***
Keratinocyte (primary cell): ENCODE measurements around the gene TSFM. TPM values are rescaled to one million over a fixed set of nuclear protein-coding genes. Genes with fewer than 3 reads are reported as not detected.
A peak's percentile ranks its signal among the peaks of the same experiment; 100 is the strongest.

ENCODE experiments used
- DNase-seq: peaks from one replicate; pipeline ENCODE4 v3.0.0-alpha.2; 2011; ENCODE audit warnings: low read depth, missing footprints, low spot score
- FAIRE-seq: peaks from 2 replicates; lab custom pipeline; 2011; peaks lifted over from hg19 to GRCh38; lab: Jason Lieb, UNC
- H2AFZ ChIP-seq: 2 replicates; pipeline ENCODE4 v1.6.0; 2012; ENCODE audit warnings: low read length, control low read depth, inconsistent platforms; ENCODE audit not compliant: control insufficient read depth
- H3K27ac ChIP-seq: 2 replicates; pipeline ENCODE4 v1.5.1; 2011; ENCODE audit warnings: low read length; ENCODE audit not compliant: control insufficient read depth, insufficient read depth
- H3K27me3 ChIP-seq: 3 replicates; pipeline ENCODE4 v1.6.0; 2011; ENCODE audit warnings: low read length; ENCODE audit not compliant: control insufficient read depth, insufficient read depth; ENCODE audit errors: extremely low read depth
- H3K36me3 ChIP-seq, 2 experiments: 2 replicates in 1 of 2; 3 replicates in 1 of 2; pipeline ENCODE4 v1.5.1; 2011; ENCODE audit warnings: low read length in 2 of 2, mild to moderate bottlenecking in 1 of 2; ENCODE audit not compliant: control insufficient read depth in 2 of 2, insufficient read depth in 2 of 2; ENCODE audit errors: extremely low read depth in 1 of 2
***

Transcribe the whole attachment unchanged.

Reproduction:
Keratinocyte (primary cell): ENCODE measurements around the gene TSFM. TPM values are rescaled to one million over a fixed set of nuclear protein-coding genes. Genes with fewer than 3 reads are reported as not detected.
A peak's percentile ranks its signal among the peaks of the same experiment; 100 is the strongest.

ENCODE experiments used
- DNase-seq: peaks from one replicate; pipeline ENCODE4 v3.0.0-alpha.2; 2011; ENCODE audit warnings: low read depth, missing footprints, low spot score
- FAIRE-seq: peaks from 2 replicates; lab custom pipeline; 2011; peaks lifted over from hg19 to GRCh38; lab: Jason Lieb, UNC
- H2AFZ ChIP-seq: 2 replicates; pipeline ENCODE4 v1.6.0; 2012; ENCODE audit warnings: low read length, control low read depth, inconsistent platforms; ENCODE audit not compliant: control insufficient read depth
- H3K27ac ChIP-seq: 2 replicates; pipeline ENCODE4 v1.5.1; 2011; ENCODE audit warnings: low read length; ENCODE audit not compliant: control insufficient read depth, insufficient read depth
- H3K27me3 ChIP-seq: 3 replicates; pipeline ENCODE4 v1.6.0; 2011; ENCODE audit warnings: low read length; ENCODE audit not compliant: control insufficient read depth, insufficient read depth; ENCODE audit errors: extremely low read depth
- H3K36me3 ChIP-seq, 2 experiments: 2 replicates in 1 of 2; 3 replicates in 1 of 2; pipeline ENCODE4 v1.5.1; 2011; ENCODE audit warnings: low read length in 2 of 2, mild to moderate bottlenecking in 1 of 2; ENCODE audit not compliant: control insufficient read depth in 2 of 2, insufficient read depth in 2 of 2; ENCODE audit errors: extremely low read depth in 1 of 2